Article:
So I’ve been struggling.  I’ve participated in a surf culture for the last 4 years that has dominated my social life.  All of my ‘close friends’ in BC are kitesurfers.  Most of them I would classify as good people – friendly, outgoing, and easy to be around.  It’s been one of the most amazing experiences of my life to be part of a culture that is so unique and vibrant.  We kite in incredible places, nestled in nature, doing saunas, laughing and playing.  It’s fun.

My struggle is that I find all of the conversation centres around kitesurfing and the equipment associated with the sport.  While the conversation is interesting and relevant, I find myself stagnating and wanting something more. I know it is because of the amazing learning I have done through my job as a facilitator with SWOVA’s Respectful Relationships program. I find that a lot of the interactions focus on competition (who has the best move) and who has travelled where to kitesurf and what these experiences have been like.  Trouble is I need more.  I need more from my social interactions than just surface interactions, centering around kitesurfing.  What I believe many men and women are most longing for is connection — a departure from competition.

Last weekend I went to my favourite spot to kite, and bumped into one of my favourite kitesurfing friends.  He and I usually hang out (often just the two of us) and the conversations with us seem to steer into some different and highly interesting areas, though frequently they come back to kitesurfing — which is ok.  He is one of the few people I can spend an extensive amount of time with and feel as though I am connecting on a deep and meaningful level.  At the campfire that night was another fellow who has been known to say some hugely sexist things.  Now I’ve been coming to a place where I can openly admit that I’m uncomfortable with sexism, find it offensive and call someone out for their behavior.  But as I pulled up a chair that night to the campfire, and settled into the conversation about kiteboarding I realized that I just couldn’t pull off sitting around all night listening to the same old, same old.  I knew in that moment more than any other that I yearn for something more, and I’m not getting it.  Luckily I hadn’t spoken to anyone there about whether or not I was staying overnight or not, and so I decided that I would leave, excused myself and drove home.  I tried to process it on the drive that night, but didn’t have much luck, and as per usual find that now that I am putting it into writing, I understand the situation with a new lens.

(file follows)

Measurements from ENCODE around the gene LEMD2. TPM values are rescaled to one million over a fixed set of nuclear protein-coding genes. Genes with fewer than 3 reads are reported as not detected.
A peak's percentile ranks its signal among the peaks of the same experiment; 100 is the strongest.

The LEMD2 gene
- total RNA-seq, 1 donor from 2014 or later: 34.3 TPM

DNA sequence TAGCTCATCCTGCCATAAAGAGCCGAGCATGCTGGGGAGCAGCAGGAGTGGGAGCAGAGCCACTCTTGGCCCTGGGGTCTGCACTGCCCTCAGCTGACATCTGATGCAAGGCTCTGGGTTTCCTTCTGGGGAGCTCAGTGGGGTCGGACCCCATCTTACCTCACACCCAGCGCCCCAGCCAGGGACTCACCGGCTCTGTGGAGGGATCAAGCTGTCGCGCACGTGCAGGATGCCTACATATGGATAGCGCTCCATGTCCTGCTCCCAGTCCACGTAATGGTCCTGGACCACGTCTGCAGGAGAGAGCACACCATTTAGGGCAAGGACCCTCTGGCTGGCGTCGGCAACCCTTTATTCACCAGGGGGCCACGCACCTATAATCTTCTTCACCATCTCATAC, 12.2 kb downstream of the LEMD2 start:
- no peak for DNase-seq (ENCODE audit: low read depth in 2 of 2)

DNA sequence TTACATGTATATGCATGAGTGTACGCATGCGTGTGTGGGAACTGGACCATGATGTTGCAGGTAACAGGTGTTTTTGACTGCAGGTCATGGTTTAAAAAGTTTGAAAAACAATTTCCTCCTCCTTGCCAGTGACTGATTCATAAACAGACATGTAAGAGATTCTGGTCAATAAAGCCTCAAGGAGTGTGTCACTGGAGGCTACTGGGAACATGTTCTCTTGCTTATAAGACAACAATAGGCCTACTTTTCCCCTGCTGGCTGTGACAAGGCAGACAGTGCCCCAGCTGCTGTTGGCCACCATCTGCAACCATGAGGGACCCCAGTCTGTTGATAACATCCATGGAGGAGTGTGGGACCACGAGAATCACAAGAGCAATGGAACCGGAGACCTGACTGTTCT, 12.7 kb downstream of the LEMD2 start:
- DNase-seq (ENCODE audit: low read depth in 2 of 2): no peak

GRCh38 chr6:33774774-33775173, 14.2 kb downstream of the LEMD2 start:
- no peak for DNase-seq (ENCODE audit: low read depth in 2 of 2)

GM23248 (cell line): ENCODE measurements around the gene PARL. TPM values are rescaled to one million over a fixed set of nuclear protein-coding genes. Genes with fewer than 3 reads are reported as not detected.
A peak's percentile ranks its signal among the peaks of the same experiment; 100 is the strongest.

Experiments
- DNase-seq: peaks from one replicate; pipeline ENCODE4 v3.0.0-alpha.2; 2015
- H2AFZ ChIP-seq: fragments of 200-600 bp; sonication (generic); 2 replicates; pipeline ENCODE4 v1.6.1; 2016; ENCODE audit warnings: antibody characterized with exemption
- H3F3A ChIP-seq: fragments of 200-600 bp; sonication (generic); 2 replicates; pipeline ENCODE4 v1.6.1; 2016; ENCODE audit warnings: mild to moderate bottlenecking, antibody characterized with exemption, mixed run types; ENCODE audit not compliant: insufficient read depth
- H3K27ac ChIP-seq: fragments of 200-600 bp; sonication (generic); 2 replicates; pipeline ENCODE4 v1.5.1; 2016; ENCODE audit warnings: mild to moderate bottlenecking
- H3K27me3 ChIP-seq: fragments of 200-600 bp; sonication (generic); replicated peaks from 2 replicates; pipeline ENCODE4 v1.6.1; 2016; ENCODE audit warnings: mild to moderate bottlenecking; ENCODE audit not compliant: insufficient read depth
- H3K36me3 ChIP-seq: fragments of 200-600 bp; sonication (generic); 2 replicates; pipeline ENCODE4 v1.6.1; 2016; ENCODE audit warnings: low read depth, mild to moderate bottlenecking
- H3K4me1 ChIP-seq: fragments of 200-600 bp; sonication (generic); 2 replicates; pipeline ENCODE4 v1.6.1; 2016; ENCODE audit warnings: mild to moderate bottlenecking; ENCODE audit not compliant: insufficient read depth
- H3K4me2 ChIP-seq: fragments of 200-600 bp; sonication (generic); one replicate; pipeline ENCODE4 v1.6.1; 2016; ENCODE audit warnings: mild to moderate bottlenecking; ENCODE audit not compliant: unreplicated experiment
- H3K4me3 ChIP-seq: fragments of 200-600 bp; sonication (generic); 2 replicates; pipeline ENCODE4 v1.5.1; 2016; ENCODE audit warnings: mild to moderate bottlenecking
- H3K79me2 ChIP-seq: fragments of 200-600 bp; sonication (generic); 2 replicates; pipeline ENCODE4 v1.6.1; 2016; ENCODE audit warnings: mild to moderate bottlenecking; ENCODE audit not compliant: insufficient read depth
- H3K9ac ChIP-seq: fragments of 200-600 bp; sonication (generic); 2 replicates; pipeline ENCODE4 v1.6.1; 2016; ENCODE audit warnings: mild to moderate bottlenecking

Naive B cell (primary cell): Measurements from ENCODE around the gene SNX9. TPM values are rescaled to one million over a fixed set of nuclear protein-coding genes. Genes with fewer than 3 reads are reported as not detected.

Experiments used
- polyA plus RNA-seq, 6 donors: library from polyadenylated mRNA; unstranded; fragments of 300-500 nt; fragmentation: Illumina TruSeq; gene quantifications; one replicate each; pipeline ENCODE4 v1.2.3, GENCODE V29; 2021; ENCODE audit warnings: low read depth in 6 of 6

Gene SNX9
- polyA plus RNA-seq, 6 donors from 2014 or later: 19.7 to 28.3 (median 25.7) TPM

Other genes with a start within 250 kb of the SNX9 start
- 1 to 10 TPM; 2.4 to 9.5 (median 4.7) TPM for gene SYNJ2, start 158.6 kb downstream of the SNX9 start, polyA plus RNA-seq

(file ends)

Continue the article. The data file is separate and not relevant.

Often I find that the sexist behavior I’ve seen in the surf culture is brought out by consumption of alcohol, which I haven’t consumed in four years now.  I will admit that it does make me somewhat uncomfortable to be in situations where there is a lot of alcohol being consumed, and this did slightly factor into my decision to leave, but it wasn’t all there was to my decision.  I knew though that the sexist behavior would likely rear its’ head that night, and although I’m ready to confront it, I realized what pushed me away that night to drive the logging roads in the dark to make the last ferry back home to the island.

I want to surround myself with people who nourish my soul in a peaceful way, and I’m not sure that there is always going to be room for that within my current social circles.  Kitesurfing nourishes my soul and of course I want the social aspect that comes with the soul journey that kitesurfing has been for me. I want my friends to still be my friends and I’m sure that on some level they will be, but I also know I feel a sadness because I’m moving on from them being the center of my social life, to growing into a member of the Salt Spring Island community, where I know instinctively that I will find more of what I need.  As with any departure from the familiar, or more specifically loss, there is a discomfort, and sadness which ensues.  It is a loss, but there is also something gained, and that is me surrounding myself with people who I know will inspire me to grow into the man I’m becoming.  There’s always an upside of a shift in a different direction.

To read more about kitesurfing: www.kevinvowles.wordpress.com

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